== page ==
A cDNA clone encoding enteropeptidase (EC 184.108.40.206), a key enzyme for the conversion of trypsinogen to trypsin, was isolated from a rat duodenal mucosa cDNA library. Sequence of the 3585 base pair clone predicted that enteropeptidase is synthesized as a single-chain precursor form, proenteropeptidase, consisting of 1058 amino acid residues with an internal signal sequence (51 residues) and is then processed into the mature enzyme consisting of three different peptide chains, i.e., mini, light and heavy chains, not the previously reported two-chain enzyme. The structure of enteropeptidase is relatively conserved among different species and the rat enteropeptidase is 24 and 39 amino acids longer than the porcine and human ones, respectively. Northern blot analysis of RNAs from normal rat tissues revealed that the enteropeptidase mRNA of around 4.4 kb in size was expressed only in the duodenal mucosa, and high proteolytic activity of the enzyme was detected in the proximal small intestine. Additional analysis of the RNAs by RT-PCR revealed that a low level of the mRNA was also expressed in the other parts of the small intestine, i.e., jejunum and ileum. These results indicate that the biosynthesis of enteropeptidase takes place mainly in the proximal small intestine, the duodenum, and the importance of the region in the physiology of intestinal protein digestion regulated by the enzyme is suggested. Furthermore a faint signal of the mRNA was also detected in the stomach, colon and brain in which the existence of trypsin-like serine proteases were reported. The significance of the low level expression of the gene is unclear, but the potential peptide-processing function of the enzyme in these tissues is also suggested.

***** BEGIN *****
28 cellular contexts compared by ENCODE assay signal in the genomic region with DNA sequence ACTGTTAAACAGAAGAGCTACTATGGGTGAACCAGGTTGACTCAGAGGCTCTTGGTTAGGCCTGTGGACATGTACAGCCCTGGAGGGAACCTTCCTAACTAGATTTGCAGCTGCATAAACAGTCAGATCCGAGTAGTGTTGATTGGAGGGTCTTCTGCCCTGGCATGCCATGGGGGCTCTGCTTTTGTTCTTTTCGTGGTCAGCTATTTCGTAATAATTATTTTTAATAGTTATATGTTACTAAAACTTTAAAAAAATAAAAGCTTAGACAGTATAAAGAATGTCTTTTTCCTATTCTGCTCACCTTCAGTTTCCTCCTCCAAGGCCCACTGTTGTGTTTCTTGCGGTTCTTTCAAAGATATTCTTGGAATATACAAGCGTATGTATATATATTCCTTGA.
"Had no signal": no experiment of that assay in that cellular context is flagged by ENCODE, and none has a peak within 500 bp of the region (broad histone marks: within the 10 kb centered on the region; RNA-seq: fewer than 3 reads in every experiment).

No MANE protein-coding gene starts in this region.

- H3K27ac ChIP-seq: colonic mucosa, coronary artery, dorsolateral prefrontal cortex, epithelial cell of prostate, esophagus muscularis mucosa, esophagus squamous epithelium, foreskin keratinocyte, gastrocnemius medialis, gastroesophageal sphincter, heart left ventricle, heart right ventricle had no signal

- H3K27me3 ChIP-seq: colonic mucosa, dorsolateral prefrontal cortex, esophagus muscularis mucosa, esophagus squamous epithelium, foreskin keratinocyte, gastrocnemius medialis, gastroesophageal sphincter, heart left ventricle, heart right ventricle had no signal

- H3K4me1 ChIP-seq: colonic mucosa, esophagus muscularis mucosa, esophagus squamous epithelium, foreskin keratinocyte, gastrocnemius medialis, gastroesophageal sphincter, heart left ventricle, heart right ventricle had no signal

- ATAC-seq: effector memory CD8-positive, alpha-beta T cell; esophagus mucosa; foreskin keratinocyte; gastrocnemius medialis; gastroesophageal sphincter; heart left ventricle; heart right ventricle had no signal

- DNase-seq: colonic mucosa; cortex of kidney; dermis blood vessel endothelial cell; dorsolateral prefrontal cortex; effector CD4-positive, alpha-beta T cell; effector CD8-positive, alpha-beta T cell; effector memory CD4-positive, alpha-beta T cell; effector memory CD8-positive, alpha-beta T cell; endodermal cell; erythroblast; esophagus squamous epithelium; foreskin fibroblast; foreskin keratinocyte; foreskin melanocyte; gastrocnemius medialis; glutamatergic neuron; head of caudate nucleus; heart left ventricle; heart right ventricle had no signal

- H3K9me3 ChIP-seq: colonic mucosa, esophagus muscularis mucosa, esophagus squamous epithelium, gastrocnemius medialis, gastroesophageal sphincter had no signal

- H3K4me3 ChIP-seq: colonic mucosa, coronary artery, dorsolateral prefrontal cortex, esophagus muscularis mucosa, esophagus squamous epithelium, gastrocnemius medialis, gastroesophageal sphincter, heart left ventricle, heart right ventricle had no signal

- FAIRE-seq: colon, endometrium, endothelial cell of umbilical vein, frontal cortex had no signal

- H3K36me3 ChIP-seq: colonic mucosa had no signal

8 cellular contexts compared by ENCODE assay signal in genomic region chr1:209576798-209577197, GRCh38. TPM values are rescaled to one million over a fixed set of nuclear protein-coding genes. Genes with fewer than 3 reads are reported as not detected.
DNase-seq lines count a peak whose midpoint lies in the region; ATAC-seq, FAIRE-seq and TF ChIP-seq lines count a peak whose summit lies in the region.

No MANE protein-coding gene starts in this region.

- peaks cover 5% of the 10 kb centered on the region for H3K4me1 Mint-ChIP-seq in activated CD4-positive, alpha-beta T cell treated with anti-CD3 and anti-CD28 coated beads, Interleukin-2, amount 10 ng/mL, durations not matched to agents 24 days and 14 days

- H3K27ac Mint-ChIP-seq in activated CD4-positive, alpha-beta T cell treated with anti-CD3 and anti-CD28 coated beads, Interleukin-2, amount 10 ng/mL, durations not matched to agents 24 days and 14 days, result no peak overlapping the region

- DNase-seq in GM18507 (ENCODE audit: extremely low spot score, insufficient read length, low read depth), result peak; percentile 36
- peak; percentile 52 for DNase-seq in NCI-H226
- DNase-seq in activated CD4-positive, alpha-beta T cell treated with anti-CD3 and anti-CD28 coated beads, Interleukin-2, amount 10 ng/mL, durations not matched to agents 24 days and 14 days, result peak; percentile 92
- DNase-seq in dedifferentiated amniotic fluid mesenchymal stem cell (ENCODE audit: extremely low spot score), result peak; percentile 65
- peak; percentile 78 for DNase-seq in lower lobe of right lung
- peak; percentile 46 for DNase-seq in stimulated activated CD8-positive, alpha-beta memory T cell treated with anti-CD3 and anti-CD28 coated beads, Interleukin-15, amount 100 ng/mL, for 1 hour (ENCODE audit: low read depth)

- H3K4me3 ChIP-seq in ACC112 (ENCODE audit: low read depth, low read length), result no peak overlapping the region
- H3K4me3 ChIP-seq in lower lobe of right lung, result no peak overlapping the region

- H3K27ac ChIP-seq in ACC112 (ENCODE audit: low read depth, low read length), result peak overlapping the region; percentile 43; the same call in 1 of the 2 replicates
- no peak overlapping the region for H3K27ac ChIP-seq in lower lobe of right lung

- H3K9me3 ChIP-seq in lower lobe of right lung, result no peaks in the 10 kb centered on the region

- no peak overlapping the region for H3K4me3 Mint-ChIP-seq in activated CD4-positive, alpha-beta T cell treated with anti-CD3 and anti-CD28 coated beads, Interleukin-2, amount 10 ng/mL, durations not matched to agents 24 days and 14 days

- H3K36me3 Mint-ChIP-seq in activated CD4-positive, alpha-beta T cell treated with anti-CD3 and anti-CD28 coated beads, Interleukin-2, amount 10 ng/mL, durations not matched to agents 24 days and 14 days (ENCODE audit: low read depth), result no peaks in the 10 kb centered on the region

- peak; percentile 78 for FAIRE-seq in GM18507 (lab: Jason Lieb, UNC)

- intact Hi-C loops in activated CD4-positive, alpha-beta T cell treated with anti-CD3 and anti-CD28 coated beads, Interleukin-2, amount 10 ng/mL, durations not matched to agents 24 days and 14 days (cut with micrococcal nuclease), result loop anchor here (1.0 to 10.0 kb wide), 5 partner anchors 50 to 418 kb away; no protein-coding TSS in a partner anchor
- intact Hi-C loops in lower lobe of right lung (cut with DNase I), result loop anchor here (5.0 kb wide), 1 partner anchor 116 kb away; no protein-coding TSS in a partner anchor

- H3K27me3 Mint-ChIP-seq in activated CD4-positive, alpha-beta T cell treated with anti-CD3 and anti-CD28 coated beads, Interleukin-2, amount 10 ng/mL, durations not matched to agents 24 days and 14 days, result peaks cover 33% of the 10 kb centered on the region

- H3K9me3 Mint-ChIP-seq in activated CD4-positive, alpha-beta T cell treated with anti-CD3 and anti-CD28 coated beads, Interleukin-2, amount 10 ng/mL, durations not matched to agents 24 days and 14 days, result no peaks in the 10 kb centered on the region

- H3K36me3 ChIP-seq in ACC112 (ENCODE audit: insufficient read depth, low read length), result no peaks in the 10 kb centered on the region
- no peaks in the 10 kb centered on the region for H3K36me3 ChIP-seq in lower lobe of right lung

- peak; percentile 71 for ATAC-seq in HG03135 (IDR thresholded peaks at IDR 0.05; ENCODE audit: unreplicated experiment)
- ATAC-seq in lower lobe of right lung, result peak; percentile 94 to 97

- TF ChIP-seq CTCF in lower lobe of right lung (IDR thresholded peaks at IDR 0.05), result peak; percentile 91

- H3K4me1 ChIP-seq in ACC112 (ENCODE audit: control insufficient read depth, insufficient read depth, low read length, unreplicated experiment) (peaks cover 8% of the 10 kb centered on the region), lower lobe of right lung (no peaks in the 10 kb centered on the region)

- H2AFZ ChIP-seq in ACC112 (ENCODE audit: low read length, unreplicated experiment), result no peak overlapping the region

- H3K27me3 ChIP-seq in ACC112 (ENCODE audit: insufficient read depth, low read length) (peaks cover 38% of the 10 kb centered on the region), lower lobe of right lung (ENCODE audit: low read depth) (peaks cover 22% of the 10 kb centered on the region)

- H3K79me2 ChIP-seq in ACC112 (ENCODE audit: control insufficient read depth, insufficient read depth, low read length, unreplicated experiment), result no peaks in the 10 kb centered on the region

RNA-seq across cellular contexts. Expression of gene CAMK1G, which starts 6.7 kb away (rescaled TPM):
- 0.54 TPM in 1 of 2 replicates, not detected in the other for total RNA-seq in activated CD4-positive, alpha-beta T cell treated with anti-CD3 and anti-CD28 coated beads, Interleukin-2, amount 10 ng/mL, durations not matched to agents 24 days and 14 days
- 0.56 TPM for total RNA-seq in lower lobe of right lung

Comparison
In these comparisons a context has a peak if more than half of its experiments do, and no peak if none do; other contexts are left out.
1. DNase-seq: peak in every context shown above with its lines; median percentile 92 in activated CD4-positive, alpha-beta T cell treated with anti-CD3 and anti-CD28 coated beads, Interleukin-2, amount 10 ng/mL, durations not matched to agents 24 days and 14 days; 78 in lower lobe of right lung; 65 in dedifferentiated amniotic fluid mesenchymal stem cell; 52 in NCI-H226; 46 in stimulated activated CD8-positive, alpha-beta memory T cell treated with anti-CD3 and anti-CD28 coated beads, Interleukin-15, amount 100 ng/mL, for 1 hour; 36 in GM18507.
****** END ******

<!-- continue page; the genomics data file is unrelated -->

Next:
|Number of pages||7|
|Journal||Biochemical and Biophysical Research Communications|
|Publication status||Published - 1996 Feb 27|
ASJC Scopus subject areas
- Molecular Biology
- Cell Biology